What to do if something bad has happened?
That might look like a smashed window or an even more tragic accident.
Of course do all you can to ensure your physical safety and then get started on preventing longer term emotional trauma.
Tell the story of what happened. And repeat!
Tell the story of the day being sure to include details about how they felt and any other details they may add from their memory. When we undergo a traumatic experience the sequence of events can be lost. The memory is stored in a fragmented pieces. If any of those pieces are experienced later e.g. the whistling sound of wind the fight of flight part of the brain comes online and activates the nervous system to get the body ready to run or take action. Building a story around the event helps integrate the various sensations and make sense of what happened so the child can be more self aware and know what is happening with their body rather than feeling confused and fearful about what’s going on inside.
Sharing the story also helps protect them against feeling isolated and alone. If you’re sharing the story together they feel understood and that their difficulty will feel more manageable.
Create pictures of the story.
This works for all ages because it engages our pre-verbal innate skills of play. You don’t have to understand your child’s artwork. The process is more important than the product and besides just being with your child as they vent their fears and frustrations on paper safely gives a wonderful feeling of acceptance and support.
Seek professional help
If you have been triggered by the storm, seek help from a counsellor or therapist. If your child needs extra support beyond what the family can provide at this time seek help from a registered play therapist so they can process the trauma safely. Things to look out for is difficulty sleeping or eating, more temper tantrums and difficulty calming themselves. Some children may show signs of trauma by shutting down and withdrawing. Physical symptoms of chronic stomach aches, headaches may manifest and your child may be showing "hyper vigilance” to ordinary everyday events.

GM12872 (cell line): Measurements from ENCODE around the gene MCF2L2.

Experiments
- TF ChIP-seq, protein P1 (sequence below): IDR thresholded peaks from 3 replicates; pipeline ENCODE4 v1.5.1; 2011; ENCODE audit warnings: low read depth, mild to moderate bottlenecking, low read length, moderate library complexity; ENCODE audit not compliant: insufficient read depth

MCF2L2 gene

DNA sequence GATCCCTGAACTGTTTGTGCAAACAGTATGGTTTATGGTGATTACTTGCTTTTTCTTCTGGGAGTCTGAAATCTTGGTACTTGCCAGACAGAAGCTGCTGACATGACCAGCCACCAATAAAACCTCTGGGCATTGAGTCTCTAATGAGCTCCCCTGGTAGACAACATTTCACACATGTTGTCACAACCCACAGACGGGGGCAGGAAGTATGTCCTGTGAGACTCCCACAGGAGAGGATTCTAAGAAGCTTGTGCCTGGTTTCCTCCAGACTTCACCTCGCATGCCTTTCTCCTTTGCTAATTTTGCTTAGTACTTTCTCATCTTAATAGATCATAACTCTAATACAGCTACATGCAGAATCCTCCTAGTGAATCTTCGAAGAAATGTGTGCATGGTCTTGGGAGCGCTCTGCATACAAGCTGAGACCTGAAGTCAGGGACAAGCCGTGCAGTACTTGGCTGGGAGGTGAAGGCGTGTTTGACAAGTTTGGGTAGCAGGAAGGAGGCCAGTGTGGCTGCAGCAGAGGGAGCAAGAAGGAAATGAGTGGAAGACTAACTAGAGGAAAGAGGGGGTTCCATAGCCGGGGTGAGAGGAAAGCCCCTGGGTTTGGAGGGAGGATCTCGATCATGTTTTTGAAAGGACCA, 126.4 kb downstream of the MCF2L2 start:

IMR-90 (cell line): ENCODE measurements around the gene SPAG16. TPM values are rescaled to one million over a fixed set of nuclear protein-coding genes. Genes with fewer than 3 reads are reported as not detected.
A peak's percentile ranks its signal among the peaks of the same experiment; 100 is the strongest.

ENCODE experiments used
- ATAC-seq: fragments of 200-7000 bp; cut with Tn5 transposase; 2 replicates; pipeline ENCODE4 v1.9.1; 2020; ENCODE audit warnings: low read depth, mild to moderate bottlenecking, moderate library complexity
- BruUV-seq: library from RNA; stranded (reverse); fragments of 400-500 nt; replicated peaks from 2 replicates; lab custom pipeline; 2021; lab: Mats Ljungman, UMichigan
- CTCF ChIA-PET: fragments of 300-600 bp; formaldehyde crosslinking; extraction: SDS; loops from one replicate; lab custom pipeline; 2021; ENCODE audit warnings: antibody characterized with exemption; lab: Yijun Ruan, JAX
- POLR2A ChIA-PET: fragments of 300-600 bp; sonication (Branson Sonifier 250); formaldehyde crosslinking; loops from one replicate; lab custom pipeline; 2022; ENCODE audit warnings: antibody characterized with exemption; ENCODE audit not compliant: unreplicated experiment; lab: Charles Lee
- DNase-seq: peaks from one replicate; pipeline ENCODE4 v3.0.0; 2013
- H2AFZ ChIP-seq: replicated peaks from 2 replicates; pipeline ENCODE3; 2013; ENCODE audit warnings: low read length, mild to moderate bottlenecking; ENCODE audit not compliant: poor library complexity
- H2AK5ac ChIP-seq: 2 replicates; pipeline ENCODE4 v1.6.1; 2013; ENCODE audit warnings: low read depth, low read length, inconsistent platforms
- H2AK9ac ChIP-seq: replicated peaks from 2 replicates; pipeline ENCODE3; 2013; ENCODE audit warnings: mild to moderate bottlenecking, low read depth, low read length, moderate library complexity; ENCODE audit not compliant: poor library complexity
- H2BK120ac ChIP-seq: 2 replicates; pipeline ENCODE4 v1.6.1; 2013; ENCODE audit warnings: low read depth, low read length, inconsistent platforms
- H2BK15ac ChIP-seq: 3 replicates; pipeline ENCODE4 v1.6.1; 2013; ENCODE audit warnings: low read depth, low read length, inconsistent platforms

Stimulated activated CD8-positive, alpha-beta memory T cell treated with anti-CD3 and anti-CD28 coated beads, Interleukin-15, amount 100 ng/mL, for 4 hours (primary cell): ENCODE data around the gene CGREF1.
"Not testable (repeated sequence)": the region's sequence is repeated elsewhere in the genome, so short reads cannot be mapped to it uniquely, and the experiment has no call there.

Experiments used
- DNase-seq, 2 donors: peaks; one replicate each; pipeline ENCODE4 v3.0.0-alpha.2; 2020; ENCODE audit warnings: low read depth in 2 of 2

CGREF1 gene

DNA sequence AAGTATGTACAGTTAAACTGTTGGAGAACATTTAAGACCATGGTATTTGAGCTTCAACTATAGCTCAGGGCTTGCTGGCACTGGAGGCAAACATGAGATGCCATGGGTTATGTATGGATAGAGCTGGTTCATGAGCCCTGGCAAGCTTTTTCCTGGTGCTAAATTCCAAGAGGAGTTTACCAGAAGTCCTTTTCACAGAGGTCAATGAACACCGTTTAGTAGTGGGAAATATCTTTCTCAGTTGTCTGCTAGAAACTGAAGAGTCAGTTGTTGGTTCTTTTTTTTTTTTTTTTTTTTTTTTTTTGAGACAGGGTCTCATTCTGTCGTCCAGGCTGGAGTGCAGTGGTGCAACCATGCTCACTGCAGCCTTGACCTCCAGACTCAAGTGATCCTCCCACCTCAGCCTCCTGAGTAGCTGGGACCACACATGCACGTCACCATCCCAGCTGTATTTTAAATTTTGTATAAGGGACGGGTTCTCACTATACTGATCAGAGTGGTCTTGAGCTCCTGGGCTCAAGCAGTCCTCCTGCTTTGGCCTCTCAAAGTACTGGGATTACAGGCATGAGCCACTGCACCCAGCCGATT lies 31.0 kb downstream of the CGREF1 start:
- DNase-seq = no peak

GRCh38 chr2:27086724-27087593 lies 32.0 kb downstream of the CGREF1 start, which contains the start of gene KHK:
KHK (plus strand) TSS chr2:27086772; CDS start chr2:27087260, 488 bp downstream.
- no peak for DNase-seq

At the route of trauma is the feeling of helplessness. An inability to act, protect themselves or others. Reclaim the feeling of being in control and empowered by helping others after the event. Look out for beach clean ups after the typhoon. Or consider fundraising for victims of devastating storms elsewhere. The child can practice empathy with others and a sense of community and meaning making. Helping others can add meaning to an otherwise senseless story.
In light of the recent storm related tragedies around the world, here are a list of links for charities that Full Cup have donated to. Please consider donating what you can to help. Please post in the comments any other worthwhile charities related to the recent tragic storms.